Becoming normal

12 06 2011

A friend living in a Scandinavian country recently told me of his difficulties in locating and meeting other gay people to hang out with. It is so normal to be gay in that country, he said, that they are difficult to find.

I found this highly amusing. What would happen, I wondered, if we actually became so normalized that we would disappear into the woodwork? Would we feel less special?

Lost in a crowd

I imagined life where you just walk into a pub with friends, queer or straight or whatever, and just have a ‘normal’ time with no complaints about people staring. Your commitment ceremony or marriage evokes the same tediousness as does your straight friends getting married now. Your queer friends have babies and you forget to visit them till the baby’s first birthday. You hold hands in public with your girlfriend and no one gives a fuck! There are few gay bars and not many gay parties (not secret anymore either), there is no need! Finding out if film stars are gay never occurs to you and coming out is a quaint thing that previous generations used to do.

Somehow, I can’t imagine my community of gay men and women enjoying that much normalization.



5 responses

13 06 2011
Anonymous Girl

Blacks and whites were once separated by Jim Crow laws. Today, they are still defined on every standardized test and even the federal census by a few boxes indicating race. A world where gays melt into the woodwork sounds wonderful. One day, we won’t care about race anymore. Maybe fifty years later no one will care about homosexuality.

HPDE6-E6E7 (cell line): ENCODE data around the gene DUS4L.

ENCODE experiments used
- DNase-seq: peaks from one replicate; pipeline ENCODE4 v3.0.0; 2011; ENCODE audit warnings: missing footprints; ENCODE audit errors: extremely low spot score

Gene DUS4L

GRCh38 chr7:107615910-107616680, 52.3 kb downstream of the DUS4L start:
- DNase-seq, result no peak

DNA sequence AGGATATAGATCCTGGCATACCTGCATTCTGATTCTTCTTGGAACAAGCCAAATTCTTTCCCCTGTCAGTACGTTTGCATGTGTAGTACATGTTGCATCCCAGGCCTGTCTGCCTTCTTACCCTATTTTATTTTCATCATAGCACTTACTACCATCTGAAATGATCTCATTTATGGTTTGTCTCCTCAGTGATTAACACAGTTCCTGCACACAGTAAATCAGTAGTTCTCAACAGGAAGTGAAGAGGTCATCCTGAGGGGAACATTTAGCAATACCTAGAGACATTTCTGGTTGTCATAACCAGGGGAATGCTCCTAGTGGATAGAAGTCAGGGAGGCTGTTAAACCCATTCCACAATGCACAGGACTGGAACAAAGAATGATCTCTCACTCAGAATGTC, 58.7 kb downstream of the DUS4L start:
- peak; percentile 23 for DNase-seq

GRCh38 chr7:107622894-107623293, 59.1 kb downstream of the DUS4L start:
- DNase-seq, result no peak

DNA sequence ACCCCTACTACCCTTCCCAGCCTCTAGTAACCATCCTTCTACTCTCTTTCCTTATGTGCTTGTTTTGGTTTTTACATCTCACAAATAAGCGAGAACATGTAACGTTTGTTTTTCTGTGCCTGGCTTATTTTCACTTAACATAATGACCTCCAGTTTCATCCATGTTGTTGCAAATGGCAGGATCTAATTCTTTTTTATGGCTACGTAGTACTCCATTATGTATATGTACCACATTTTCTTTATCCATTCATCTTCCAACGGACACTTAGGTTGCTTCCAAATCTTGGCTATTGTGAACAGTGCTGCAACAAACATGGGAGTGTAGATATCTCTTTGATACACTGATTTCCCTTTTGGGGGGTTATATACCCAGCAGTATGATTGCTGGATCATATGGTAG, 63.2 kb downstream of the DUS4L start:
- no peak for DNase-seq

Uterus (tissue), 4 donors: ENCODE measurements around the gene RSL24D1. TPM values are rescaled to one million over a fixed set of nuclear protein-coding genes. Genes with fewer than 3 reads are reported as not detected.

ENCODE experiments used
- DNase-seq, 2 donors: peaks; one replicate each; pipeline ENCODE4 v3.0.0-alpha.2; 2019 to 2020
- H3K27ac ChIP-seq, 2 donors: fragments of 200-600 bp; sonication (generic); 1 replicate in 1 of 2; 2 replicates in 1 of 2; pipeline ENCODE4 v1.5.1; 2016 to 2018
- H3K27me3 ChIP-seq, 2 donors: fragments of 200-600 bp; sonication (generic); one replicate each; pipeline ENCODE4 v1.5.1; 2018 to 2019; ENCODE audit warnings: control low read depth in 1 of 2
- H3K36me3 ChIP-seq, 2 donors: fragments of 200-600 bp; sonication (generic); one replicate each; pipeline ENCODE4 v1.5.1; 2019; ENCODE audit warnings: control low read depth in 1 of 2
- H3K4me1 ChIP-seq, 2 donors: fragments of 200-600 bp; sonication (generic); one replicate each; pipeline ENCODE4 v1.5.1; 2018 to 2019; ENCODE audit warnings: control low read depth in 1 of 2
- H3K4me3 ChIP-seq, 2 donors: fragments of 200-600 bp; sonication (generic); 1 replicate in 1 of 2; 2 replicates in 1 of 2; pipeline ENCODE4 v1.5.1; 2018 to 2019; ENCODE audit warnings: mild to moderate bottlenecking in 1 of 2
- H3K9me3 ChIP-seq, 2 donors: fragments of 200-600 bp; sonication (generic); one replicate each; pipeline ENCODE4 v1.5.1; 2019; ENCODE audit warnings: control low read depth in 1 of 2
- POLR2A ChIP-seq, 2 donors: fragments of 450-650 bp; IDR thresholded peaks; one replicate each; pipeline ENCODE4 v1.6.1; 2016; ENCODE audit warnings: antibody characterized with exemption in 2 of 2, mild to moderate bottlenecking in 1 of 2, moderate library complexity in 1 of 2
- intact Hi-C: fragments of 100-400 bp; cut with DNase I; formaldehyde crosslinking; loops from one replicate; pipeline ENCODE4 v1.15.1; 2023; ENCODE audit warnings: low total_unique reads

14 06 2011

I will probably be dead by the time SL gets around to even decriminalization (if). 🙂

Agreed, it will take quite a long time for all these things to be resolved. I don’t think you can build a hierarchy of identity discrimination, ie. that ethnicity will be a non-issue before sexual orientation will be a non-issue, etc. In some places in the world, being Black or Hispanic or some other minority ethnic or religious group can make you more of a target than being gay!

What I was actually thinking about was a hypothetical world where being gay alone is not reason to stand out.

15 06 2011
Anonymous Girl

Of course there’s no hierarchy of discrimination; I only know how things progressed in America. I am glad you’re posting; it helps people like me learn more about the LGBTQ community outside the U.S. (though I am only now getting more in tune to the American situation).

13 06 2011
Anonymous Girl

I apologize; I used a lot of American references before realizing the writers are from Sri Lanka. My point is that acceptance of homosexuality is a process. I don’t know much about Sri Lanka, but maybe one day (though possibly not in our lifetime) Sri Lanka will be like this Scandanavian country.

13 06 2011

not any time soon! Sri Lanka still discriminates on gender and ethnicity, we’re not holding our breaths for sexual orientation.

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